By Liz SeubertPrint
September 21, 2011
Jump back in time to the birth of the universe, about 13.7 billion years ago. Scientists believe that within a few microseconds of that birth, a hot plasma of quark and gluon particles existed, that cooled and condensed to form all matter — from individual atoms to stars, planets, and people.
Last year, analyses made by scientists in Relativistic Heavy Ion Collider (RHIC) experiments established that collisions of two beams of gold ion particles had produced matter at a temperature of about 4 trillion degrees Celsius. This temperature is higher than the temperature needed to melt protons and neutrons into a plasma of quarks and gluons — like the substance that filled the very early universe. This discovery and others at RHIC have led to new questions in the field of quantum chromodynamics, the theory that describes the smallest known components of the atomic nucleus.
Key to achieving these breakthrough analyses are adjustments of the collider parameters for ultimate performance. The equipment and technologies have been continuously improved to the utmost degree possible — the work of RHIC accelerator scientists, engineers, and technicians over the 10 years of RHIC operations.
To learn about these essential achievements and their impact on RHIC performance, join Physicist Michiko Minty of the Collider Accelerator Department as she gives the 471st Brookhaven Lecture, titled “Keeping RHIC’s Beam Tight and the Orbit Right: Precision Control of Accelerating Beams.” All are welcome to this free talk, which is open to the public and will be held on Wednesday, September 21, at 4 p.m. in Berkner Hall. Visitors to the Lab 16 and older must carry a photo ID. Refreshments will be offered before and after the lecture. To join Minty after the lecture for dinner at a restaurant off site, contact Anna Petway, or Ext. 4776.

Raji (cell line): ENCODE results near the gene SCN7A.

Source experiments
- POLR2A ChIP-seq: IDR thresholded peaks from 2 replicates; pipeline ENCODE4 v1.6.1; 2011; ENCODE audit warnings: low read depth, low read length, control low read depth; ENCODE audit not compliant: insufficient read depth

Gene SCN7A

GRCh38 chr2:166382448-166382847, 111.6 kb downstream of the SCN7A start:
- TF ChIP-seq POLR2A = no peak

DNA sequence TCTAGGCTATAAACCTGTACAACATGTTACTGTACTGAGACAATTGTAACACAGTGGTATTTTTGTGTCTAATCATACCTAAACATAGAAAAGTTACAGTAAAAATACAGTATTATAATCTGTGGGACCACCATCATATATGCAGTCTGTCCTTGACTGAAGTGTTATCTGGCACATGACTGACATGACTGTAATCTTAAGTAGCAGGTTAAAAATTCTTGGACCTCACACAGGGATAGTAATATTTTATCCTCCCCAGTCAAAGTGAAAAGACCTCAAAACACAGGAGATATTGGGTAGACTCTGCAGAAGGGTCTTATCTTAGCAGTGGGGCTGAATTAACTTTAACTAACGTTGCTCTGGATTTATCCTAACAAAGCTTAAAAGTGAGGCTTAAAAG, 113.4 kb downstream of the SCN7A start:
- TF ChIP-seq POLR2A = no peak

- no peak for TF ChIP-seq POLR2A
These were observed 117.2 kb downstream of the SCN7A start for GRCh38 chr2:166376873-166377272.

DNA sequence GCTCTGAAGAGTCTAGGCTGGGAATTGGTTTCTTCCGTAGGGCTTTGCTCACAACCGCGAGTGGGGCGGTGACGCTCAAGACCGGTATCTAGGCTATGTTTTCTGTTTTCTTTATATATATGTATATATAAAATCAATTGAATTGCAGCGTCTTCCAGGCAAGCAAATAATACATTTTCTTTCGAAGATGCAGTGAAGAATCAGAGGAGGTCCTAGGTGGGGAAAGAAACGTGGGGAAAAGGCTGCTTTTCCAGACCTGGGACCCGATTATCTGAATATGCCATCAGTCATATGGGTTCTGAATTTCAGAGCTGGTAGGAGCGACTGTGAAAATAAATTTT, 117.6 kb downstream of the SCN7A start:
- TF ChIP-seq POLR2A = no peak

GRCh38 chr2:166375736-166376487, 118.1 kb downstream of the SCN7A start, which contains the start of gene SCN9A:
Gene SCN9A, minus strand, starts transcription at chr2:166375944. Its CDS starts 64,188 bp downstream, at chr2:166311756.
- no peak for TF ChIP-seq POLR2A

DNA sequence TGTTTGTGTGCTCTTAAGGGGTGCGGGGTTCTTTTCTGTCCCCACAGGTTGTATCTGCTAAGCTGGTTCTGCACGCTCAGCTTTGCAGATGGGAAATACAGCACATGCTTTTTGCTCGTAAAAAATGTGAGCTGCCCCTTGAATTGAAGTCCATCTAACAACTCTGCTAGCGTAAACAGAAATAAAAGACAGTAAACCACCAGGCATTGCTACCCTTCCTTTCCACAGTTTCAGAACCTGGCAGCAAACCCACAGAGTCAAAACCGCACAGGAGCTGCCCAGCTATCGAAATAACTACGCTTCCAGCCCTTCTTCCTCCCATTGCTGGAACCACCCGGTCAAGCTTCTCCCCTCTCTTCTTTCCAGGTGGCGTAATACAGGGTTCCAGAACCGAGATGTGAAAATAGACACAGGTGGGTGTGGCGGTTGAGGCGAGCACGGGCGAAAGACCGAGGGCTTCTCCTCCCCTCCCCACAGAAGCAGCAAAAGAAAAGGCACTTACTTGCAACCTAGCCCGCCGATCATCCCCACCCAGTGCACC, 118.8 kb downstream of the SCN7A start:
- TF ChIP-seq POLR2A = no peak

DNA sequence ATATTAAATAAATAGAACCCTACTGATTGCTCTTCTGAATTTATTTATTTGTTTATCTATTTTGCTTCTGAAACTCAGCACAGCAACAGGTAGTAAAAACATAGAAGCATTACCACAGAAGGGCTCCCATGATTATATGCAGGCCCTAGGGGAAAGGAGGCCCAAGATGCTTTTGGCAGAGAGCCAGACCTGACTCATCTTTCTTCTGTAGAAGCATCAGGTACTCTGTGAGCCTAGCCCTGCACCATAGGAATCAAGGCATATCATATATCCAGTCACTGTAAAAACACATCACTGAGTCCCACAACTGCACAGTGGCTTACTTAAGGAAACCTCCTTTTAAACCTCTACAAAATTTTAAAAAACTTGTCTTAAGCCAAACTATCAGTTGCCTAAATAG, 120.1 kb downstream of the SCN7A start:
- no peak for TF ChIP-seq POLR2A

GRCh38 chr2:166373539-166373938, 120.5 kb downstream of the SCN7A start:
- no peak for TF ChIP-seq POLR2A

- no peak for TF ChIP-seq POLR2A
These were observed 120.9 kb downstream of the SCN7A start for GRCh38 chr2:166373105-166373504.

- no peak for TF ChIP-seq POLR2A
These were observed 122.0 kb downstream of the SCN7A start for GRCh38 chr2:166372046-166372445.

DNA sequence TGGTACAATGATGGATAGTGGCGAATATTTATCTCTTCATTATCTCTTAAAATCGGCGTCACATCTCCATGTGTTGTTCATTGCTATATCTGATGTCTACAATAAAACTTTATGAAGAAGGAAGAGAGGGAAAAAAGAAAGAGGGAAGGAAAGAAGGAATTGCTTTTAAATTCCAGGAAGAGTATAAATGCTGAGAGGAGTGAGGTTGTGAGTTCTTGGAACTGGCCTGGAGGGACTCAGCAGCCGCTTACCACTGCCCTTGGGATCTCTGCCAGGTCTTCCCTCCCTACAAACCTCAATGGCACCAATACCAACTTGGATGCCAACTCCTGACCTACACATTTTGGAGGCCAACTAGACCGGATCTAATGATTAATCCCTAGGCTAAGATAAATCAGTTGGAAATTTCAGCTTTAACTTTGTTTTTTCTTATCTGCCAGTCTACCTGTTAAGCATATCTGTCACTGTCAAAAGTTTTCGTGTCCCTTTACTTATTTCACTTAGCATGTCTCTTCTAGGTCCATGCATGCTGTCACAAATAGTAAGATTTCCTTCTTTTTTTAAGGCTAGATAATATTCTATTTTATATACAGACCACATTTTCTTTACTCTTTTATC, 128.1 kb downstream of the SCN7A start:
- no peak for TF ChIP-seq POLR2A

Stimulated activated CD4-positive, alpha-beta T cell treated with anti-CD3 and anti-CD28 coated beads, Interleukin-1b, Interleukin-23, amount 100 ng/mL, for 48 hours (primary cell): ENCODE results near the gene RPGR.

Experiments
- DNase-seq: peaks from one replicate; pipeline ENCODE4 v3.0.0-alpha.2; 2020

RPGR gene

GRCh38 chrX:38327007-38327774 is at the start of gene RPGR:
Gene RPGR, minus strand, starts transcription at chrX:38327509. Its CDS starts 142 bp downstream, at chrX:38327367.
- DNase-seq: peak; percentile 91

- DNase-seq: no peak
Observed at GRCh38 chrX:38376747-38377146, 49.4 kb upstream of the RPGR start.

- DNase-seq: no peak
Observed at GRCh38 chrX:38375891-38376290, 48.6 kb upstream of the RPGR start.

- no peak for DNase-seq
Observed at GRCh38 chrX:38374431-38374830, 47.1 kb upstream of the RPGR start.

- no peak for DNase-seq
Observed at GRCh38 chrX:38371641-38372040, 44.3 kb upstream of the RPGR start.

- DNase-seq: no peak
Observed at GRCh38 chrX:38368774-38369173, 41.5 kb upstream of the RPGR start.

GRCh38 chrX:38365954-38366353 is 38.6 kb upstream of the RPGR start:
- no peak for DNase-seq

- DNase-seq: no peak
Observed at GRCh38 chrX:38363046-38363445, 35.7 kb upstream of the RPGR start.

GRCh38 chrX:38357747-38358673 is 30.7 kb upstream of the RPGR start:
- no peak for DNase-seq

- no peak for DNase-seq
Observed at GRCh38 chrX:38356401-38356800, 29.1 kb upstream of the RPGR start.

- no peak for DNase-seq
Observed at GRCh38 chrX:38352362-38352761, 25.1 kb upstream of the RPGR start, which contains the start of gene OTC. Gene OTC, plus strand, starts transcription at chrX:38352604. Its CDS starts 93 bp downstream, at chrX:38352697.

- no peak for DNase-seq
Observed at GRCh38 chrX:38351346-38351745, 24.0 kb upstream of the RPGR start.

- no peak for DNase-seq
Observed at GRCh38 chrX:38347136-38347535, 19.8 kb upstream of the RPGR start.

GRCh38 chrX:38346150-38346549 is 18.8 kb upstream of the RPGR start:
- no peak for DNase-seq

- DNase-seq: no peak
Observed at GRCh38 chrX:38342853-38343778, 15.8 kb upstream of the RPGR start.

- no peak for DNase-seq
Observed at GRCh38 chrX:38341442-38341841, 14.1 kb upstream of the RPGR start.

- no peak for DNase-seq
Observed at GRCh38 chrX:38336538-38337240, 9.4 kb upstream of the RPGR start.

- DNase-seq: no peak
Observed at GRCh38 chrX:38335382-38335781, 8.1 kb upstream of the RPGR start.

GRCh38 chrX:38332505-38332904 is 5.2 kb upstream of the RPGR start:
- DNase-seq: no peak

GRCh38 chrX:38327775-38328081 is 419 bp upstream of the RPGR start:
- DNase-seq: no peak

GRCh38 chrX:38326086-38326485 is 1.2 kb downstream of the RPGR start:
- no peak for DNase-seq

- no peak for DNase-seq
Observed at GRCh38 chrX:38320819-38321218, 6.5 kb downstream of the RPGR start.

As Minty will explain, bunches of particles traveling in opposite directions in each of RHIC’s two superconducting rings are guided, focused, and accelerated to nearly the speed of light and then made to collide. She will describe how to ensure the highest possible collision rates by establishing head-on collisions between the two-foot-long bunches which, at the interaction points, are a width comparable to a human hair. She will also talk about improved measurement precision and how this has allowed the realization of “feedback-based beam control” which has also significantly improved RHIC’s polarized proton program and represents a world’s first in colliders such as RHIC.
Michiko Minty, who earned her Ph.D. in physics in 1991 from Indiana University on the topic of specialized magnets known as Siberian snakes and the related specialty of depolarizing resonances, joined BNL as head of the instrumentation group in March 2008. She held staff appointments at the Stanford Linear Accelerator Center (SLAC), with focus on linear colliders (the SLAC linear collider) and electron-positron colliders (the B-factory producing B-meson particles), and at the Deutsches Elektronen-Synchrotron (DESY) in Hamburg, Germany, where she managed operation of the DESY-2 (lepton particle) and DESY-3 (proton) synchrotrons and worked also on the TESLA Test Facility (a superconducting linear collider with a SASE — self-amplified spontaneous emission — free electron laser), HERA (high energy lepton/hadron collider), and the European X-ray Free Electron Laser project. She has taught at numerous accelerator schools in the U.S., Europe, and Russia and is coauthor of the book titled Measurement and Control of Charged Particle Beams (Springer Verlag, Berlin).
2011-2569 | INT/EXT | Media & Communications Office